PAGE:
Harper & Allan Masonry was one of the first trades to be appointed to the restoration at Boleskine House, starting in the summer of 2020. Harper & Allan have worked all over the Highlands on repairing and preserving important historic sites.
Stone masonry is an ancient craft, and we have employed many of the same heritage skills that masons have used for hundreds of years. One of the key philosophies behind the conservation approach is to preserve at all costs stone where it is possible. If it can be repaired, it is better than it being replaced. While we have been able to save much of the historic fabric of Boleskine, a large percentage was far too damaged in the fires of 2015 and 2019 to be saved. The decorative sandstone that you see around the windows, and the impressive pillars in the courtyard elevation are among the elements that were needed to completely replace. This meant that we had to source the closest match and hand chisel by hand nearly everything that would need replacing. Do you see all of the small congregations along the windows? These were individually chiseled by hand by one of our masons in order to make this look like the original stone. Hundreds of hours have gone into this, even where the naked eye cannot see it, such as the chimney coping stones you see atop the roof. This is one example of the careful attention and detail that Boleskine House demands.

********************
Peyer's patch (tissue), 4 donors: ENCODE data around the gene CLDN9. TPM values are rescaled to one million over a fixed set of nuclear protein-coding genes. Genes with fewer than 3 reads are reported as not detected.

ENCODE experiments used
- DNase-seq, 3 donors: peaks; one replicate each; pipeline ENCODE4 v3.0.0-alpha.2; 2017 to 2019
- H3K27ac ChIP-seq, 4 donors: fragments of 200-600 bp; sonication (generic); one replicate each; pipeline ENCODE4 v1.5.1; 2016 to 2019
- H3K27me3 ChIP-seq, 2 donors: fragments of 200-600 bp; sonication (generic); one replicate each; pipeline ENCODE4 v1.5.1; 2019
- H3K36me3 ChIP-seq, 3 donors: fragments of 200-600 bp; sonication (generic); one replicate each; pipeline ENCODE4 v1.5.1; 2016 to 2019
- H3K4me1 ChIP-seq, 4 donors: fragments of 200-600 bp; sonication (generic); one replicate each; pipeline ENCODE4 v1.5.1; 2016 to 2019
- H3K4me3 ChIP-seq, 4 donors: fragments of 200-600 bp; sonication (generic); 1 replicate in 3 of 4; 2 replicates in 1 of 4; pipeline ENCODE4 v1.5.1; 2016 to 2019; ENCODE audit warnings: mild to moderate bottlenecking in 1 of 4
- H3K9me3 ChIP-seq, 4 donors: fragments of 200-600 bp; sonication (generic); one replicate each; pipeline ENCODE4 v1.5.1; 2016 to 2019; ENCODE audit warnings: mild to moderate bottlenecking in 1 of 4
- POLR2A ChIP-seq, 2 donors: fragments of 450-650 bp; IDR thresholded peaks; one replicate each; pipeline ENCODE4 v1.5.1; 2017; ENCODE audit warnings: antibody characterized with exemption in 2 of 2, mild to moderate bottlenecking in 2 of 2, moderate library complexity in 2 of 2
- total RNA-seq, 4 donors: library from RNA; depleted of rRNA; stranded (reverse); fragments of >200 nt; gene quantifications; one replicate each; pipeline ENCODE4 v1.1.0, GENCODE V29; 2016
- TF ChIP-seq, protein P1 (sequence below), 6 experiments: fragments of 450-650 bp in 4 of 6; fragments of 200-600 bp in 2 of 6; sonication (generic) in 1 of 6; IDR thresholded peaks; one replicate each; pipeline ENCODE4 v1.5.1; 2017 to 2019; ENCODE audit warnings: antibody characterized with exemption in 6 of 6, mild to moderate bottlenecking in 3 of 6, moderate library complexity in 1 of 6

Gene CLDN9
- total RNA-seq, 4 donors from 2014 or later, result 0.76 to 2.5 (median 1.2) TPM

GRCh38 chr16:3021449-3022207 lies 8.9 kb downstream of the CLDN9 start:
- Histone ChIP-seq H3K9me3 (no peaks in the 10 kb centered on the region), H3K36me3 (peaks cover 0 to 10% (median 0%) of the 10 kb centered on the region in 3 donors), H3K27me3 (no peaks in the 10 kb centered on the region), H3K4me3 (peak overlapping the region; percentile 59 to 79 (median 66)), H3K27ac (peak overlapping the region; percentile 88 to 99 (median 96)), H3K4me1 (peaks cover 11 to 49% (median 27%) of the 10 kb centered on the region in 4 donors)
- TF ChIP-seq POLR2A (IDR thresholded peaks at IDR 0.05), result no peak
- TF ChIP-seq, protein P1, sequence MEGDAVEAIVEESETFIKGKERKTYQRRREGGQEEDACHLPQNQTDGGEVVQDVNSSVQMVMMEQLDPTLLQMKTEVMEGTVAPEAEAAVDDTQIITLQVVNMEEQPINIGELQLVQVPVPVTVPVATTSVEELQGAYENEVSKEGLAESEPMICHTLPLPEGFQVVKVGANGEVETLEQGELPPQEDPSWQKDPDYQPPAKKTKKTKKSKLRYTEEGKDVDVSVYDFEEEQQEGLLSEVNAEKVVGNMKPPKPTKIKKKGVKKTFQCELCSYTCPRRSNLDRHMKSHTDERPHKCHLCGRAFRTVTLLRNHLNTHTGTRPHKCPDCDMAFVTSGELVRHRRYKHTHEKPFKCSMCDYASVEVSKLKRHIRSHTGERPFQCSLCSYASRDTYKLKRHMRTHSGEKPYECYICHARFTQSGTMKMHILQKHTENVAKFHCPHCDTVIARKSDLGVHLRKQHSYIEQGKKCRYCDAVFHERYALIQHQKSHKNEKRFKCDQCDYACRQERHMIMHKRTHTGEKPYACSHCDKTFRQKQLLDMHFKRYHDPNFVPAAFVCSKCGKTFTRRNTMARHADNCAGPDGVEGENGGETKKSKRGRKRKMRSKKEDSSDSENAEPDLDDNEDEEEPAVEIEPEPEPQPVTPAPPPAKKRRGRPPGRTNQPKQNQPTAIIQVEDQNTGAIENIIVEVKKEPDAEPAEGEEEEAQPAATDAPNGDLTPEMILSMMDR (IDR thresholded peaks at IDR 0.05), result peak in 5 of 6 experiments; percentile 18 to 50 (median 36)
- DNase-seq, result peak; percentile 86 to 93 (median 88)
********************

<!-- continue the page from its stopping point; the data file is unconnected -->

When you are facing the house looking at the courtyard, you will see a magnificent example of this of the left hand wing bay window. Can you guess how many individual hand chisel marks went into this? Try 19,600!
Now being here for four years and nearly completed with the masonry element, we can attest that Boleskine House is deserving of its status as a heritage conservation project. We have even been able to train some of our apprentices on site so we can ensure that these skills don’t disappear.